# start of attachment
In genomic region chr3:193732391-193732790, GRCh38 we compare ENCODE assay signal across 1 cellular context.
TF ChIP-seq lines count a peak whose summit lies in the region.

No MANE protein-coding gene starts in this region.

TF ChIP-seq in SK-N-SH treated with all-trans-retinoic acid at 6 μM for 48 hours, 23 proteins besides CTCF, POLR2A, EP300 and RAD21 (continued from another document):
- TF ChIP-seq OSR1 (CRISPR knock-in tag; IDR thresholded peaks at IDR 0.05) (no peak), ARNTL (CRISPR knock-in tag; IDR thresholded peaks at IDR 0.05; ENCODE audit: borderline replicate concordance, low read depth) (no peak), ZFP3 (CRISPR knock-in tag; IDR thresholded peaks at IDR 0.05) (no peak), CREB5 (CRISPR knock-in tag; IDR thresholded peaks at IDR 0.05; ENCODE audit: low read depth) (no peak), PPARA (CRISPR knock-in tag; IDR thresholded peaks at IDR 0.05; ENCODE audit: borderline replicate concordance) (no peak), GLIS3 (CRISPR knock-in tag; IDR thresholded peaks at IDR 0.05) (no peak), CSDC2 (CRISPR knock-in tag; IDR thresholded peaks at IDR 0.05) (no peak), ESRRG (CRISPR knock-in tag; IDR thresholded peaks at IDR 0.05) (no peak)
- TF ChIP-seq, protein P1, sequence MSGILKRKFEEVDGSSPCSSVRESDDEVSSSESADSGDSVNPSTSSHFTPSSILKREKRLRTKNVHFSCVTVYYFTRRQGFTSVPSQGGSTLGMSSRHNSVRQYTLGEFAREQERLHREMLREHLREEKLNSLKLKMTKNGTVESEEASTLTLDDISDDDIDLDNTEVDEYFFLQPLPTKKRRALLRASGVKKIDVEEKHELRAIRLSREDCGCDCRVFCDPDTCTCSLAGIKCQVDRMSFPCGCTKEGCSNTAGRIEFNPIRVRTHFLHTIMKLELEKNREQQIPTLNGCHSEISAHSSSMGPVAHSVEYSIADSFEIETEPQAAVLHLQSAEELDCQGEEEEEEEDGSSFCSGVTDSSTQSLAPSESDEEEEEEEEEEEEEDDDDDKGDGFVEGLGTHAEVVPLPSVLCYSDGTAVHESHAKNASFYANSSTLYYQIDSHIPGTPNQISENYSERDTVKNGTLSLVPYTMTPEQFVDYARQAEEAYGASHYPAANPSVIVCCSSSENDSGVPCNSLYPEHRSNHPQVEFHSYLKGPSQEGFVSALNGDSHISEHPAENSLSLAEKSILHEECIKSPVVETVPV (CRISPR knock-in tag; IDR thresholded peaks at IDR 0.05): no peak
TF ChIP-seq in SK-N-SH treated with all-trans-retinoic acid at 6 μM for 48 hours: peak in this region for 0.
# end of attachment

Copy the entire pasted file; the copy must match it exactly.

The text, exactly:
In genomic region chr3:193732391-193732790, GRCh38 we compare ENCODE assay signal across 1 cellular context.
TF ChIP-seq lines count a peak whose summit lies in the region.

No MANE protein-coding gene starts in this region.

TF ChIP-seq in SK-N-SH treated with all-trans-retinoic acid at 6 μM for 48 hours, 23 proteins besides CTCF, POLR2A, EP300 and RAD21 (continued from another document):
- TF ChIP-seq OSR1 (CRISPR knock-in tag; IDR thresholded peaks at IDR 0.05) (no peak), ARNTL (CRISPR knock-in tag; IDR thresholded peaks at IDR 0.05; ENCODE audit: borderline replicate concordance, low read depth) (no peak), ZFP3 (CRISPR knock-in tag; IDR thresholded peaks at IDR 0.05) (no peak), CREB5 (CRISPR knock-in tag; IDR thresholded peaks at IDR 0.05; ENCODE audit: low read depth) (no peak), PPARA (CRISPR knock-in tag; IDR thresholded peaks at IDR 0.05; ENCODE audit: borderline replicate concordance) (no peak), GLIS3 (CRISPR knock-in tag; IDR thresholded peaks at IDR 0.05) (no peak), CSDC2 (CRISPR knock-in tag; IDR thresholded peaks at IDR 0.05) (no peak), ESRRG (CRISPR knock-in tag; IDR thresholded peaks at IDR 0.05) (no peak)
- TF ChIP-seq, protein P1, sequence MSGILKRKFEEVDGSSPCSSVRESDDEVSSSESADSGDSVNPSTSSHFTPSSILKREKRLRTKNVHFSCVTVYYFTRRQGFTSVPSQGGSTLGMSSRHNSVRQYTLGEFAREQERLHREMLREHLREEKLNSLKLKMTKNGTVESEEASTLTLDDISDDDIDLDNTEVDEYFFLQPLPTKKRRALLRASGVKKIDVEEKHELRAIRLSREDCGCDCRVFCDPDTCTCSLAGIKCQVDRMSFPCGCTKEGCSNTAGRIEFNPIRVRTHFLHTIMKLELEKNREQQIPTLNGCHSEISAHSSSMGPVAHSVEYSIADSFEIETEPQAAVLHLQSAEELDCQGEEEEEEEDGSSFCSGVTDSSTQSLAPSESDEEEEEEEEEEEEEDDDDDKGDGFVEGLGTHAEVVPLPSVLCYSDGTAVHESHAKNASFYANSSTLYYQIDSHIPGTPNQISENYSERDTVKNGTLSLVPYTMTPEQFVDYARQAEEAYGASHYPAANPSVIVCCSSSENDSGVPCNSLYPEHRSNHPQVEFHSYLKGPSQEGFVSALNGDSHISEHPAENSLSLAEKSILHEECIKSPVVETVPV (CRISPR knock-in tag; IDR thresholded peaks at IDR 0.05): no peak
TF ChIP-seq in SK-N-SH treated with all-trans-retinoic acid at 6 μM for 48 hours: peak in this region for 0.